Kigali on foot

Now that I’m in my own apartment and can’t get lifts from my parents and none of my roomies have cars and Jingles is still out of commission and motos are expensive and the buses aren’t regular and I’ve been sort of broke… I’ve been walking a lot.

Now that I’m in my own apartment and can’t get lifts from my parents and none of my roomies have cars and Jingles is still out of commission and motos are expensive and the buses aren’t regular and I’ve been sort of broke… I’ve been walking a lot.

Apart from just walking to and from work, I’ve also been doing morning walks with my mum. She thought it was because I wanted to get fit, but really, it was to give us a chance to catch up since we no longer have our regular evening tea together (sniff). She’s been introducing me to the many hidden walkways of our neighbourhood (we live about 15 minutes apart). There’s an extraordinary overgrown path along Lake Nyarutarama (I’m not sure if that’s its real name) which is like some kind of a mash up of The Secret Garden and Disneyland’s Haunted mansion. There are all these abandoned amusement park statues and rides lurking from behind flowering bushes and wild fruit trees – so far I’ve spotted a few rusting peddle boats, a mermaid, and a frog prince (or possibly a frog king, can’t be too sure). I wonder what the story is behind it… I’ve heard lots of rumours, but as I can’t verify any of them, I won’t post them here.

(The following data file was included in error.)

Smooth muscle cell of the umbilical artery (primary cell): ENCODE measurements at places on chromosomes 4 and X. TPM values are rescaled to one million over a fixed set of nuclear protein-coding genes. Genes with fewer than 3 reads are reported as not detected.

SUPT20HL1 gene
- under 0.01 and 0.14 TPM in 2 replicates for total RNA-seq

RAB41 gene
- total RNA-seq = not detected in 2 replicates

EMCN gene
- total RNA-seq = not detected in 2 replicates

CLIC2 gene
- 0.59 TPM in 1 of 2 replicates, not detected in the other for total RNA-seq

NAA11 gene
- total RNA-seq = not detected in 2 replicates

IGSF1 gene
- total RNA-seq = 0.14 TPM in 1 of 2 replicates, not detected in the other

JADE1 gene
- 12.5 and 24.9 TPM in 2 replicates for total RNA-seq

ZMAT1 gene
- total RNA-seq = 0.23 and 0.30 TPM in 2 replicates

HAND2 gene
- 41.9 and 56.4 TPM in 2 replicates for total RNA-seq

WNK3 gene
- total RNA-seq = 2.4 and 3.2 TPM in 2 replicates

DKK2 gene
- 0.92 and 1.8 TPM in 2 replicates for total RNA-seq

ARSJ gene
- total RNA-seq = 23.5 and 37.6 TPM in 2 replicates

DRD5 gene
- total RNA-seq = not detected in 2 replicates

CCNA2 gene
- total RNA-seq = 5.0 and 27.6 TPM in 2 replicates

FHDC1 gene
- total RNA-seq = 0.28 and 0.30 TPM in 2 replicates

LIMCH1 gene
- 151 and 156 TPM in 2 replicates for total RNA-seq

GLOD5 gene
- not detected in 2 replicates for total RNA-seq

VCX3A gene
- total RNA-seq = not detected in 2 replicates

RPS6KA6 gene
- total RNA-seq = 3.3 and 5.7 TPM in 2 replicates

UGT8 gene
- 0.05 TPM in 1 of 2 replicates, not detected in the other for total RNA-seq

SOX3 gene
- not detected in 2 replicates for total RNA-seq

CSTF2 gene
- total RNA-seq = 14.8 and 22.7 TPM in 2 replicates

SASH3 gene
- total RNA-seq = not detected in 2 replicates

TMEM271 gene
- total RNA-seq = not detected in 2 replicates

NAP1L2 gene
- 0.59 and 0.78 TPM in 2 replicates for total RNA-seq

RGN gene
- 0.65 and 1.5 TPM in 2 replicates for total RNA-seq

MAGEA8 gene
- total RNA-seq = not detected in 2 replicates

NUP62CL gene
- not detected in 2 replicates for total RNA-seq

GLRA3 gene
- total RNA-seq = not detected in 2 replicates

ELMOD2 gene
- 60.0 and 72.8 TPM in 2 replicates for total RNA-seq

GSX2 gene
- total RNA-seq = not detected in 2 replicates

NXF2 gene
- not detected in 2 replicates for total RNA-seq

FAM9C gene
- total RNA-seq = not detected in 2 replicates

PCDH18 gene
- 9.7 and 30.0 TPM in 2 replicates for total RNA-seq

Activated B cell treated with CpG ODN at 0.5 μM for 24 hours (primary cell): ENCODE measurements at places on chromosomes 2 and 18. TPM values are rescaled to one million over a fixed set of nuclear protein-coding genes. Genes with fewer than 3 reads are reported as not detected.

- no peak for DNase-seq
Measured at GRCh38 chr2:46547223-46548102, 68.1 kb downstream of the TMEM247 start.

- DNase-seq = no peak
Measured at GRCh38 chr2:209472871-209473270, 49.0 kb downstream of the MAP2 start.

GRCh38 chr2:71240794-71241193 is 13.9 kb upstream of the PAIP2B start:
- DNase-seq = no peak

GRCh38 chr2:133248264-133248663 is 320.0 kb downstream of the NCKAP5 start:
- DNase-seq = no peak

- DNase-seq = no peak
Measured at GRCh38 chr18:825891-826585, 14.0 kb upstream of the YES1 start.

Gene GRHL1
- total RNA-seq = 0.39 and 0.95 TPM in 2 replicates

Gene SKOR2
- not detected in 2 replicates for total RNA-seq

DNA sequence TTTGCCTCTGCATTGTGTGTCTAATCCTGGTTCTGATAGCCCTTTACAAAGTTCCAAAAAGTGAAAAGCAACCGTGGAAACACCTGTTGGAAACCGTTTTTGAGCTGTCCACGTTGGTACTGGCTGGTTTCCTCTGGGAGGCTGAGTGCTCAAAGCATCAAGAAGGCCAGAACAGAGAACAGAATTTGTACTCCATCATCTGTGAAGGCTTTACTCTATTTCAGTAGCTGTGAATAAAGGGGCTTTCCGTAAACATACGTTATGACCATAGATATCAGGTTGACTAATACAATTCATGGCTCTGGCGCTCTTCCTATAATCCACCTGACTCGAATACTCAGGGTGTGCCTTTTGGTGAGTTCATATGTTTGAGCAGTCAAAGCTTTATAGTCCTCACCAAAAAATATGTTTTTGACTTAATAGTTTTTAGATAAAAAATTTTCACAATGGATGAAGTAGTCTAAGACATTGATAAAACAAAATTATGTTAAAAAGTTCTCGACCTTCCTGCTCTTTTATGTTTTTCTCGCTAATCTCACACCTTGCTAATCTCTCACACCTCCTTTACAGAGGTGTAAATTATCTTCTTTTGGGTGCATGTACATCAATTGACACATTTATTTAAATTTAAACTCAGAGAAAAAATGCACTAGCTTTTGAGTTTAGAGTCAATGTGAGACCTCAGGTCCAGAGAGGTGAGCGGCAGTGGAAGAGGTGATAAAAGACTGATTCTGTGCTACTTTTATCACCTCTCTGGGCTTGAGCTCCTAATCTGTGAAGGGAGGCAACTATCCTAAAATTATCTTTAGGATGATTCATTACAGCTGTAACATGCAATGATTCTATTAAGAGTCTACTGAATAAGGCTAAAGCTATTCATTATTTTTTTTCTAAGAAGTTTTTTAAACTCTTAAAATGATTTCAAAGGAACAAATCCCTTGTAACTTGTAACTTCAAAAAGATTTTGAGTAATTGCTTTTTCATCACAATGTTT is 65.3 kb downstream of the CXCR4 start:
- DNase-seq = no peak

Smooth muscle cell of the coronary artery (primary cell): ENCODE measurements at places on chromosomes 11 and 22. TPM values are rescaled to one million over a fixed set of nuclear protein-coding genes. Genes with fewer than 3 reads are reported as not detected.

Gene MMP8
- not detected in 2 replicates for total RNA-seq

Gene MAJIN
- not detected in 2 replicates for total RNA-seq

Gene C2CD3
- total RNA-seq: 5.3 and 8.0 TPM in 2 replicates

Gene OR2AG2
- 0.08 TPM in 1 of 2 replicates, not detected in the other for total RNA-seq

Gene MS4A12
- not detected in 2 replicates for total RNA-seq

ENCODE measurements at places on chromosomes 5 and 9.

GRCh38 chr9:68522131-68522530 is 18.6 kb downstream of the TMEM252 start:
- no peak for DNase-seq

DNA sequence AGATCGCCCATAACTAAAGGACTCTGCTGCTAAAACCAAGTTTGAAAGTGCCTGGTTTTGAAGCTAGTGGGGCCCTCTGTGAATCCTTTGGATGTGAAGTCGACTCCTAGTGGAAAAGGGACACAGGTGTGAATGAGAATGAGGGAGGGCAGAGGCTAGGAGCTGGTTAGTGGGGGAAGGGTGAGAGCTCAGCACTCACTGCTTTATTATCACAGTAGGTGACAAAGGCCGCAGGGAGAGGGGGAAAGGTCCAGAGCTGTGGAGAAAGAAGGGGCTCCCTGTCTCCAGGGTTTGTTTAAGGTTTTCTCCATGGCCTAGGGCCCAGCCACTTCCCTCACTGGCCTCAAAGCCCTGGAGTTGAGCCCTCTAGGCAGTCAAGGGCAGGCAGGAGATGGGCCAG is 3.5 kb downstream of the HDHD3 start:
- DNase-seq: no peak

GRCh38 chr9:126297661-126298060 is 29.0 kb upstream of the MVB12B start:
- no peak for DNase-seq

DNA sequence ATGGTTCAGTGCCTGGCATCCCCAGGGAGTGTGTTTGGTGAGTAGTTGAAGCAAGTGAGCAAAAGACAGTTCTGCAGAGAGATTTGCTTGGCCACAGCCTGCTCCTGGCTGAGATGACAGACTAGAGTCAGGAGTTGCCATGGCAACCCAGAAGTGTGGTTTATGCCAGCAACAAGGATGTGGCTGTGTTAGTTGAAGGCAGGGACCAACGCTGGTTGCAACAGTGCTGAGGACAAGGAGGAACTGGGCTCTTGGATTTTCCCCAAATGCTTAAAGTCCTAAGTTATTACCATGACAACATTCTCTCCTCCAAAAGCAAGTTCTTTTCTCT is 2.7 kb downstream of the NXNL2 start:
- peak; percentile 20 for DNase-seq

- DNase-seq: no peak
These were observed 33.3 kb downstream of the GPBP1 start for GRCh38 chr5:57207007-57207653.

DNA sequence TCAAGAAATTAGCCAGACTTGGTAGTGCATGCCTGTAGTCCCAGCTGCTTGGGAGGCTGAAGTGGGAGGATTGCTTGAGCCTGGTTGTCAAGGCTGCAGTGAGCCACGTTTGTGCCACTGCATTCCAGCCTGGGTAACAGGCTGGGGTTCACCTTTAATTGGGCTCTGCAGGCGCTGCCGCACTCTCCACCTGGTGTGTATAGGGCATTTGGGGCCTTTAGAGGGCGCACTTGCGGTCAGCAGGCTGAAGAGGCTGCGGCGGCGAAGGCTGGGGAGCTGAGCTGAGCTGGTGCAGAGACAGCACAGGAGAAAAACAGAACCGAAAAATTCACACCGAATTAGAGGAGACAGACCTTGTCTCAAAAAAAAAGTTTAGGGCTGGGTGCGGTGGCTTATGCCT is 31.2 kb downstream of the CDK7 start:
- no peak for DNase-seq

So those are my morning walks – usually spent trying not to show my mom how exhausted I am, seeing as I am 25 years her junior. There are also the occasional evening walks home from work, when I’ve made the inevitable decision to spend my transport money on yet another Coco Pops Cereal & Milk bar (I’m telling you – they call out to me from the shop downstairs!). Sometimes, I have company – that is, my cousin who has an office a few doors down from me. We spend the entire walk chatting away and I usually barely notice my surroundings.

Other times, she’s left early, or more likely, I’ve left late, so I walk back on my own. On these walks, I really get to take in the city: Kigali is completely different on foot than by car/scooter/bus – and by night, the transformation is even more remarkable.

By most capital city standards, it is very quiet – after 7:00 p.m there is hardly any traffic on the streets, especially if it’s a weekday. This makes it easy to drift into a daydream or wonder whimsically about your future. The main roads are well lit and I often make a game of watching my lonely shadow stretch in and out of the patchwork of streetlights. I also like to come up with stories for the few pedestrians that do cross my path – the short man singing to himself as he walks is a construction worker is hurrying home to see his 2 month old baby; the young lady that almost bumped into me is thinking about finally quitting her job as a technician and opening up that jewellery store; the young couple arguing are trying to decide what colour to paint the sitting room – the husband is starting to agree that green might not be so bad after all.

So many amazing stories that I used to zoom right by on the road, too consumed in my own busy life.

Akaliza Keza Gara is the founder of Shaking Sun Ltd, a multimedia company.

 

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